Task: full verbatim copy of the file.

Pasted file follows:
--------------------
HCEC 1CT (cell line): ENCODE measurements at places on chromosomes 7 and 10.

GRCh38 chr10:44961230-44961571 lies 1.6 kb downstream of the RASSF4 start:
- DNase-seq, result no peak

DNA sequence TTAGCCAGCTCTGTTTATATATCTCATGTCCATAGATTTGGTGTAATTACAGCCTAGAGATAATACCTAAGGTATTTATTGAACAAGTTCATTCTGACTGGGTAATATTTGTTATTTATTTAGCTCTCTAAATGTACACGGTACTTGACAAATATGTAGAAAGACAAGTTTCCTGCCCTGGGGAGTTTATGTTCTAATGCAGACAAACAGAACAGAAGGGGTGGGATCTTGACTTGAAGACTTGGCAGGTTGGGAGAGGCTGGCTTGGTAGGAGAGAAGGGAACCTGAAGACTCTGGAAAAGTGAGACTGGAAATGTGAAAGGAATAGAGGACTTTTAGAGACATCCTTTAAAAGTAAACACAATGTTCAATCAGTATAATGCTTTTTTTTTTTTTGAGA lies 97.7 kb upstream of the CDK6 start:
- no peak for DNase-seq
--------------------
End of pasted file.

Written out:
HCEC 1CT (cell line): ENCODE measurements at places on chromosomes 7 and 10.

GRCh38 chr10:44961230-44961571 lies 1.6 kb downstream of the RASSF4 start:
- DNase-seq, result no peak

DNA sequence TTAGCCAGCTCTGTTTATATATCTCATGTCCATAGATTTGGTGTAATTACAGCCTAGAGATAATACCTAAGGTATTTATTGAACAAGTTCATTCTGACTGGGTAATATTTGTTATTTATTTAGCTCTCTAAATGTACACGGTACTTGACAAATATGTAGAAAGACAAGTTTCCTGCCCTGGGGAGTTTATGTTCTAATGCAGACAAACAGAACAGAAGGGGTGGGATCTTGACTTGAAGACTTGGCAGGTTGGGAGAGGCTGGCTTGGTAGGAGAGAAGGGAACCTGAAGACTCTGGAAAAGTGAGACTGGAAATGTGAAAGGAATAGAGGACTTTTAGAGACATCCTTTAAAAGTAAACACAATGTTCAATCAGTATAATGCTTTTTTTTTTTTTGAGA lies 97.7 kb upstream of the CDK6 start:
- no peak for DNase-seq